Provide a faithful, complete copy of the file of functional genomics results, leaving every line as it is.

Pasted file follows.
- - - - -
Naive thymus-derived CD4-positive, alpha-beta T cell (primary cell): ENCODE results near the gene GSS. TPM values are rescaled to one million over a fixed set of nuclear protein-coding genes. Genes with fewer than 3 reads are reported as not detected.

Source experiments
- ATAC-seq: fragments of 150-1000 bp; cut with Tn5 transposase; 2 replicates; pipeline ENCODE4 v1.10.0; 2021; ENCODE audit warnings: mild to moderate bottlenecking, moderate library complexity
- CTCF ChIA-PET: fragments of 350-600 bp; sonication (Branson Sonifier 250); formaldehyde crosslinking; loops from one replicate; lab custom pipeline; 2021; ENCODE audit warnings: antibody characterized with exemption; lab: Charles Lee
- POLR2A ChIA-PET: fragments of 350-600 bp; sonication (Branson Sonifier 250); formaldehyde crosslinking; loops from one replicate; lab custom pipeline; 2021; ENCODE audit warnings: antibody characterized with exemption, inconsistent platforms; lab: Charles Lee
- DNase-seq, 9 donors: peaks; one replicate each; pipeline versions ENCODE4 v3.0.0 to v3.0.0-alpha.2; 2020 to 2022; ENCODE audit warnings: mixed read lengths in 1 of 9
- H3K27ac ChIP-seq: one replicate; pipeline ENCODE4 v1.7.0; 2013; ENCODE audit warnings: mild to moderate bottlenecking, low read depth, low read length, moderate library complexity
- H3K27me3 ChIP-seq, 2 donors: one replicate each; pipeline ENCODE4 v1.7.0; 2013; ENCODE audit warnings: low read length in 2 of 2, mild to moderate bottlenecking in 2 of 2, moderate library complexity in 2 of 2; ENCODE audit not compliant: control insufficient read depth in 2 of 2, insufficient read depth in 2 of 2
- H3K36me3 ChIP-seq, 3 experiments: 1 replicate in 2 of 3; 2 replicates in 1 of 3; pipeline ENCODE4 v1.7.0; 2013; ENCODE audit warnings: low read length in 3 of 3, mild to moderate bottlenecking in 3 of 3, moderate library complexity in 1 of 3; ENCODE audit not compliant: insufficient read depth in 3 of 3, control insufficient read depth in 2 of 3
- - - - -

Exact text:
Naive thymus-derived CD4-positive, alpha-beta T cell (primary cell): ENCODE results near the gene GSS. TPM values are rescaled to one million over a fixed set of nuclear protein-coding genes. Genes with fewer than 3 reads are reported as not detected.

Source experiments
- ATAC-seq: fragments of 150-1000 bp; cut with Tn5 transposase; 2 replicates; pipeline ENCODE4 v1.10.0; 2021; ENCODE audit warnings: mild to moderate bottlenecking, moderate library complexity
- CTCF ChIA-PET: fragments of 350-600 bp; sonication (Branson Sonifier 250); formaldehyde crosslinking; loops from one replicate; lab custom pipeline; 2021; ENCODE audit warnings: antibody characterized with exemption; lab: Charles Lee
- POLR2A ChIA-PET: fragments of 350-600 bp; sonication (Branson Sonifier 250); formaldehyde crosslinking; loops from one replicate; lab custom pipeline; 2021; ENCODE audit warnings: antibody characterized with exemption, inconsistent platforms; lab: Charles Lee
- DNase-seq, 9 donors: peaks; one replicate each; pipeline versions ENCODE4 v3.0.0 to v3.0.0-alpha.2; 2020 to 2022; ENCODE audit warnings: mixed read lengths in 1 of 9
- H3K27ac ChIP-seq: one replicate; pipeline ENCODE4 v1.7.0; 2013; ENCODE audit warnings: mild to moderate bottlenecking, low read depth, low read length, moderate library complexity
- H3K27me3 ChIP-seq, 2 donors: one replicate each; pipeline ENCODE4 v1.7.0; 2013; ENCODE audit warnings: low read length in 2 of 2, mild to moderate bottlenecking in 2 of 2, moderate library complexity in 2 of 2; ENCODE audit not compliant: control insufficient read depth in 2 of 2, insufficient read depth in 2 of 2
- H3K36me3 ChIP-seq, 3 experiments: 1 replicate in 2 of 3; 2 replicates in 1 of 3; pipeline ENCODE4 v1.7.0; 2013; ENCODE audit warnings: low read length in 3 of 3, mild to moderate bottlenecking in 3 of 3, moderate library complexity in 1 of 3; ENCODE audit not compliant: insufficient read depth in 3 of 3, control insufficient read depth in 2 of 3